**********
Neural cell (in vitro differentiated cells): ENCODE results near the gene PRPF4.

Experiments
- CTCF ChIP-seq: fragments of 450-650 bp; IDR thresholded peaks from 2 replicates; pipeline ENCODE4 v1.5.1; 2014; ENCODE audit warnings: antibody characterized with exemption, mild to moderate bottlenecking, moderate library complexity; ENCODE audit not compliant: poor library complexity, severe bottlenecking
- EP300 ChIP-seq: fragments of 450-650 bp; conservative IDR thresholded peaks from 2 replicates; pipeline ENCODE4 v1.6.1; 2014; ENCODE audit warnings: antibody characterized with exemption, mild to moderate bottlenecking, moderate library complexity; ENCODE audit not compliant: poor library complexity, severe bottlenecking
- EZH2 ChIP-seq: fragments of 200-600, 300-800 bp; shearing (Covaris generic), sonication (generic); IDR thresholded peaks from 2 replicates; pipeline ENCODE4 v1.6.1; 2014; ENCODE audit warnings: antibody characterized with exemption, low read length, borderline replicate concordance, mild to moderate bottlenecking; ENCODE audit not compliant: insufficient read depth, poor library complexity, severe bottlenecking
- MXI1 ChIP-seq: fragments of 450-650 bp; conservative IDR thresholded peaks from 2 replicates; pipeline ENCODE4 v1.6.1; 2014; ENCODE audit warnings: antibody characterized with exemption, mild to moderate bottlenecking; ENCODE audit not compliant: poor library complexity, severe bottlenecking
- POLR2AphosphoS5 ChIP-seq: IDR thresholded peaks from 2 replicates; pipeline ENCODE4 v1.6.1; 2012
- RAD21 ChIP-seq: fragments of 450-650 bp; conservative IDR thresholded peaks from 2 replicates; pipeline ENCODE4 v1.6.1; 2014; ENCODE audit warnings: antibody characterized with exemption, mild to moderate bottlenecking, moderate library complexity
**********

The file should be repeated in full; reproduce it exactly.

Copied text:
Neural cell (in vitro differentiated cells): ENCODE results near the gene PRPF4.

Experiments
- CTCF ChIP-seq: fragments of 450-650 bp; IDR thresholded peaks from 2 replicates; pipeline ENCODE4 v1.5.1; 2014; ENCODE audit warnings: antibody characterized with exemption, mild to moderate bottlenecking, moderate library complexity; ENCODE audit not compliant: poor library complexity, severe bottlenecking
- EP300 ChIP-seq: fragments of 450-650 bp; conservative IDR thresholded peaks from 2 replicates; pipeline ENCODE4 v1.6.1; 2014; ENCODE audit warnings: antibody characterized with exemption, mild to moderate bottlenecking, moderate library complexity; ENCODE audit not compliant: poor library complexity, severe bottlenecking
- EZH2 ChIP-seq: fragments of 200-600, 300-800 bp; shearing (Covaris generic), sonication (generic); IDR thresholded peaks from 2 replicates; pipeline ENCODE4 v1.6.1; 2014; ENCODE audit warnings: antibody characterized with exemption, low read length, borderline replicate concordance, mild to moderate bottlenecking; ENCODE audit not compliant: insufficient read depth, poor library complexity, severe bottlenecking
- MXI1 ChIP-seq: fragments of 450-650 bp; conservative IDR thresholded peaks from 2 replicates; pipeline ENCODE4 v1.6.1; 2014; ENCODE audit warnings: antibody characterized with exemption, mild to moderate bottlenecking; ENCODE audit not compliant: poor library complexity, severe bottlenecking
- POLR2AphosphoS5 ChIP-seq: IDR thresholded peaks from 2 replicates; pipeline ENCODE4 v1.6.1; 2012
- RAD21 ChIP-seq: fragments of 450-650 bp; conservative IDR thresholded peaks from 2 replicates; pipeline ENCODE4 v1.6.1; 2014; ENCODE audit warnings: antibody characterized with exemption, mild to moderate bottlenecking, moderate library complexity